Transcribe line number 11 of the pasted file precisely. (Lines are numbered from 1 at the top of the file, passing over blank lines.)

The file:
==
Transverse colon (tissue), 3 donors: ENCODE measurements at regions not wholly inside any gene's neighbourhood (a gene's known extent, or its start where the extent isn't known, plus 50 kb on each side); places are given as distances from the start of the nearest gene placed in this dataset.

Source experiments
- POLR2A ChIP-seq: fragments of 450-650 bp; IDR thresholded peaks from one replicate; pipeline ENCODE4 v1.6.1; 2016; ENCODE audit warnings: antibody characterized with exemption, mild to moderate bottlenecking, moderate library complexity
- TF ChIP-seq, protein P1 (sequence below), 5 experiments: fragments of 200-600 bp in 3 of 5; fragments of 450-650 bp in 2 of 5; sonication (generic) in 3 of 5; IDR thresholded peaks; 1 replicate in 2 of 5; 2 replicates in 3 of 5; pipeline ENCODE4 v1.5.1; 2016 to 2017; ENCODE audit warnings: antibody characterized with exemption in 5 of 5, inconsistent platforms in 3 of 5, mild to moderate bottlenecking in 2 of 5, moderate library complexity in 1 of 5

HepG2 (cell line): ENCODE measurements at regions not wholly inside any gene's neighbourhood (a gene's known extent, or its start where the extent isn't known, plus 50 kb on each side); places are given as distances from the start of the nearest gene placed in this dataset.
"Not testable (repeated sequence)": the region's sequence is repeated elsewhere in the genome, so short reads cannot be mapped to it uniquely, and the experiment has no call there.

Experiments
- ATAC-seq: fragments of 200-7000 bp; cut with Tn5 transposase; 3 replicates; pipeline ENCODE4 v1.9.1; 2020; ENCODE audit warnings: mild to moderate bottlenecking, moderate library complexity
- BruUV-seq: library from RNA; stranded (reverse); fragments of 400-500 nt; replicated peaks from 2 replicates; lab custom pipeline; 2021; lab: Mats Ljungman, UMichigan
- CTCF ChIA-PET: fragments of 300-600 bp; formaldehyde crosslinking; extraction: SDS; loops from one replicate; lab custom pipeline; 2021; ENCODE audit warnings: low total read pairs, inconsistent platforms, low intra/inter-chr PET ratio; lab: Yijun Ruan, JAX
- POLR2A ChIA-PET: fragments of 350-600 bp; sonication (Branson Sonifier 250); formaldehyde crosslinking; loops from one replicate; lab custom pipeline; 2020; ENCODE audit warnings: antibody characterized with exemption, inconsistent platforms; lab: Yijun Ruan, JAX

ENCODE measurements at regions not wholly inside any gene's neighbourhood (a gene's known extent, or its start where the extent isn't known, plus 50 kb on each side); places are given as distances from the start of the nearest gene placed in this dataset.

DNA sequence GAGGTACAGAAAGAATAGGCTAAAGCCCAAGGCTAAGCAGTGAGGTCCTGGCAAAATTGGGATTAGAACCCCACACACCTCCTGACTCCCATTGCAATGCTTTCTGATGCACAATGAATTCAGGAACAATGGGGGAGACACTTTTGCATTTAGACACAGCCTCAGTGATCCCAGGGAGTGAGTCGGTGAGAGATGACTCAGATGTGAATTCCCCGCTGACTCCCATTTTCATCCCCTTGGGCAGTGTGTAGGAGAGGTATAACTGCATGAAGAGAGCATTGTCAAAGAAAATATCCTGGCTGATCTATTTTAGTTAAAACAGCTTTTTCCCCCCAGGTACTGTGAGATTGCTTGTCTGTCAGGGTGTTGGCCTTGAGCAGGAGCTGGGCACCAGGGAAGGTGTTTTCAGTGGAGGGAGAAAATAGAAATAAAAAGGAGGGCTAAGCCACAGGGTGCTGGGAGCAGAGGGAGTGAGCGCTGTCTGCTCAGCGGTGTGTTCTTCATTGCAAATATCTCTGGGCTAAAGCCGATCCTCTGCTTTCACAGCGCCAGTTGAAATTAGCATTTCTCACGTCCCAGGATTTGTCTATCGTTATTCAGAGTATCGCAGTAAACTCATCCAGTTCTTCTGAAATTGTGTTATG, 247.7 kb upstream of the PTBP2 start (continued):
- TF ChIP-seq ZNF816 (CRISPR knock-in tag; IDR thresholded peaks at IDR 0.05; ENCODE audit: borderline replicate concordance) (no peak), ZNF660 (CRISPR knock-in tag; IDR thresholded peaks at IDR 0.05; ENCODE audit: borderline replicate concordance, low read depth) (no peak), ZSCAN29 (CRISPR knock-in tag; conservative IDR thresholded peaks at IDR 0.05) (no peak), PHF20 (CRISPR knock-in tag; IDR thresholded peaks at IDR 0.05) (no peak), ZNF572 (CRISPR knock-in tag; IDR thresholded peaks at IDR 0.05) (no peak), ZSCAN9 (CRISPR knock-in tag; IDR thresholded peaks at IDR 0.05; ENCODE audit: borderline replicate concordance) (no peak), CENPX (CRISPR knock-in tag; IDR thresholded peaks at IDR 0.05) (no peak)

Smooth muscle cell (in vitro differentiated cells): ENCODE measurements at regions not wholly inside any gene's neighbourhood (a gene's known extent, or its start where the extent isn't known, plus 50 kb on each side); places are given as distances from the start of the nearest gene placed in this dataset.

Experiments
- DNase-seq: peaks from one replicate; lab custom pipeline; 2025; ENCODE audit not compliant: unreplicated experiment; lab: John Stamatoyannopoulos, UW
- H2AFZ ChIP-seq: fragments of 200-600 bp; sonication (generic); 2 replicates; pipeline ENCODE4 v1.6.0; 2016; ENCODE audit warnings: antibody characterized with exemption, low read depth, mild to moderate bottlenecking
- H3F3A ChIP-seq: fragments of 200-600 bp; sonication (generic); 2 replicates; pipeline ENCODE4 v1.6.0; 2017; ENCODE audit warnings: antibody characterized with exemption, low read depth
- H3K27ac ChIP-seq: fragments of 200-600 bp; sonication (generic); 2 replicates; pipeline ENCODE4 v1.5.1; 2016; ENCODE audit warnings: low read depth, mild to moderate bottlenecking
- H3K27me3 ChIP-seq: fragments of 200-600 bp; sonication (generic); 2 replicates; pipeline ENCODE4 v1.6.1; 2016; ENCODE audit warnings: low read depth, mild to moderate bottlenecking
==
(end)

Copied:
- POLR2A ChIA-PET: fragments of 350-600 bp; sonication (Branson Sonifier 250); formaldehyde crosslinking; loops from one replicate; lab custom pipeline; 2020; ENCODE audit warnings: antibody characterized with exemption, inconsistent platforms; lab: Yijun Ruan, JAX